The economic order quantity is essentially a trade-off between the ordering cost and inventory holding cost. If the company’s ordering costs or product demand increases, the order quantity increases. Similarly, if the holding cost increases, the order quantity decreases.
Although the economic order quantity formula dating for 1913 is extremely well-known, we advise against using such a formula in any modern supply chain environment. The underlying mathematical assumptions behind this formula are no longer applicable. The historical formula assumes that the cost of the act of ordering is the one key business driver. It certainly was an important factor back in 1913 when an army of clerks was required to manually keep track of the books, but with inventory management software, this factor is usually insignificant.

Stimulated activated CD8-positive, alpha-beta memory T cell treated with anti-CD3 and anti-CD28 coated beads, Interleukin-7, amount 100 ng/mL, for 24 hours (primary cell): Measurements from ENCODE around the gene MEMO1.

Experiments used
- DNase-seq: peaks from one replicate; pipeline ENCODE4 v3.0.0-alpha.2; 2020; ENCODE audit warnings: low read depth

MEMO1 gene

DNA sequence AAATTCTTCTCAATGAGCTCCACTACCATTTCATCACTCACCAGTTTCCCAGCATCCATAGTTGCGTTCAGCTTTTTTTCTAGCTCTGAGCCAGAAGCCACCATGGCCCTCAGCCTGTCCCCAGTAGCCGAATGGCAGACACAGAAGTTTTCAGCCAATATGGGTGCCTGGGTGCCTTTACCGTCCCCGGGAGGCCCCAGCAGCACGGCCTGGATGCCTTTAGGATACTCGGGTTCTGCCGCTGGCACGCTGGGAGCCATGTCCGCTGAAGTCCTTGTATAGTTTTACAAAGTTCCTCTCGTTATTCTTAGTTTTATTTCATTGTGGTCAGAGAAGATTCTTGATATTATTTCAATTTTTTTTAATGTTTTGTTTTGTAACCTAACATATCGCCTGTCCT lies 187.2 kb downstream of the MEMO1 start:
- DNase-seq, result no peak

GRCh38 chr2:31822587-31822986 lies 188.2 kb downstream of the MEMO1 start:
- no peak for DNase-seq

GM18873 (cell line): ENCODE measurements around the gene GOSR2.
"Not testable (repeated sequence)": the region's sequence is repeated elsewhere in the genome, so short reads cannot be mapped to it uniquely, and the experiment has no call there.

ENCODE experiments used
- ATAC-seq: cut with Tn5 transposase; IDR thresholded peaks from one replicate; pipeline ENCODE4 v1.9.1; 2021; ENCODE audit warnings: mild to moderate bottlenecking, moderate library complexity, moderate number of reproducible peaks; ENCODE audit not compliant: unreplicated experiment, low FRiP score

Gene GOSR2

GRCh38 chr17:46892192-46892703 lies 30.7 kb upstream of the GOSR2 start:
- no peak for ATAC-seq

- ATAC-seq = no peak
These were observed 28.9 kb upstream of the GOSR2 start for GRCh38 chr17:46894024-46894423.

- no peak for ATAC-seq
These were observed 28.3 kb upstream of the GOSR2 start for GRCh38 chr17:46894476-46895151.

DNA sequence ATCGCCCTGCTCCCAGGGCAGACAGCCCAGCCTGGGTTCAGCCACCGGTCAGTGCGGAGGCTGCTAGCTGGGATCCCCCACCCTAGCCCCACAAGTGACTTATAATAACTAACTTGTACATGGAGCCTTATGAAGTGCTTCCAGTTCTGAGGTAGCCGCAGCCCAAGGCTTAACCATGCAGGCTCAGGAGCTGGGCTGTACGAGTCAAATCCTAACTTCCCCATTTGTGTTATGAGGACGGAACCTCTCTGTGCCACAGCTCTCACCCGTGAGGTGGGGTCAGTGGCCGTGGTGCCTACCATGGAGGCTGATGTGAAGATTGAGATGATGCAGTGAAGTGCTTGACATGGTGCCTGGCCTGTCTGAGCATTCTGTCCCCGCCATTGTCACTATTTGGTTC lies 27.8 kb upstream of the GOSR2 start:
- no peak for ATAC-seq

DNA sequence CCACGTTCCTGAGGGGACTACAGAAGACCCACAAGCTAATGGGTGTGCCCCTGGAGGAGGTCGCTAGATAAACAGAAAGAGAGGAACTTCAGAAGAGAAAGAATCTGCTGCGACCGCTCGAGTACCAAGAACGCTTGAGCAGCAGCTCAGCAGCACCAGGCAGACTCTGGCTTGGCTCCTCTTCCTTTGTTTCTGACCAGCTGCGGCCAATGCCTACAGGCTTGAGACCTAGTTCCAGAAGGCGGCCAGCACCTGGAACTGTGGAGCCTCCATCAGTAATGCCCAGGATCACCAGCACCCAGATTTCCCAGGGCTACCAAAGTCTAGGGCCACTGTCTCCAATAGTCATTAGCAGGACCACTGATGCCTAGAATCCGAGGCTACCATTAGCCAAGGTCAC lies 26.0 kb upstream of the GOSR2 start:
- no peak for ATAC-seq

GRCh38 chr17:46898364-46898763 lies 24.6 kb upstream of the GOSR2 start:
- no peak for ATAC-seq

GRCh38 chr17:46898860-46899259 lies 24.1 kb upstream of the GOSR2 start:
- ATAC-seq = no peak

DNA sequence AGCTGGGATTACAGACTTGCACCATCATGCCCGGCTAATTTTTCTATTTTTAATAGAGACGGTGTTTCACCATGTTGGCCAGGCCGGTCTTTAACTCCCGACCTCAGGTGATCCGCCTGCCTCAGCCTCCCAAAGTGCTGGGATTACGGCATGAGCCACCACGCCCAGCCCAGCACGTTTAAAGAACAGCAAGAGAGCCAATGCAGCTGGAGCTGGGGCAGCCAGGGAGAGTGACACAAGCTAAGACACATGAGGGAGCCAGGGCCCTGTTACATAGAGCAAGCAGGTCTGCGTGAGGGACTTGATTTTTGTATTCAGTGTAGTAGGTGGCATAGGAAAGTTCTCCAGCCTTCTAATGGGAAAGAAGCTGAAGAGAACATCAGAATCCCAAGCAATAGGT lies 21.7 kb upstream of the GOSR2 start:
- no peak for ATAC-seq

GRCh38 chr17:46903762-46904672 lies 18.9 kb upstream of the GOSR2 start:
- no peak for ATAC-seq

Probabilistic demand forecasts associated with the assessment of the marginal economic contribution of every single extra unit of stock, is a far more impactful approach.
Learn more in the entry Economic Order Quantity of the Lokad knowledgebase.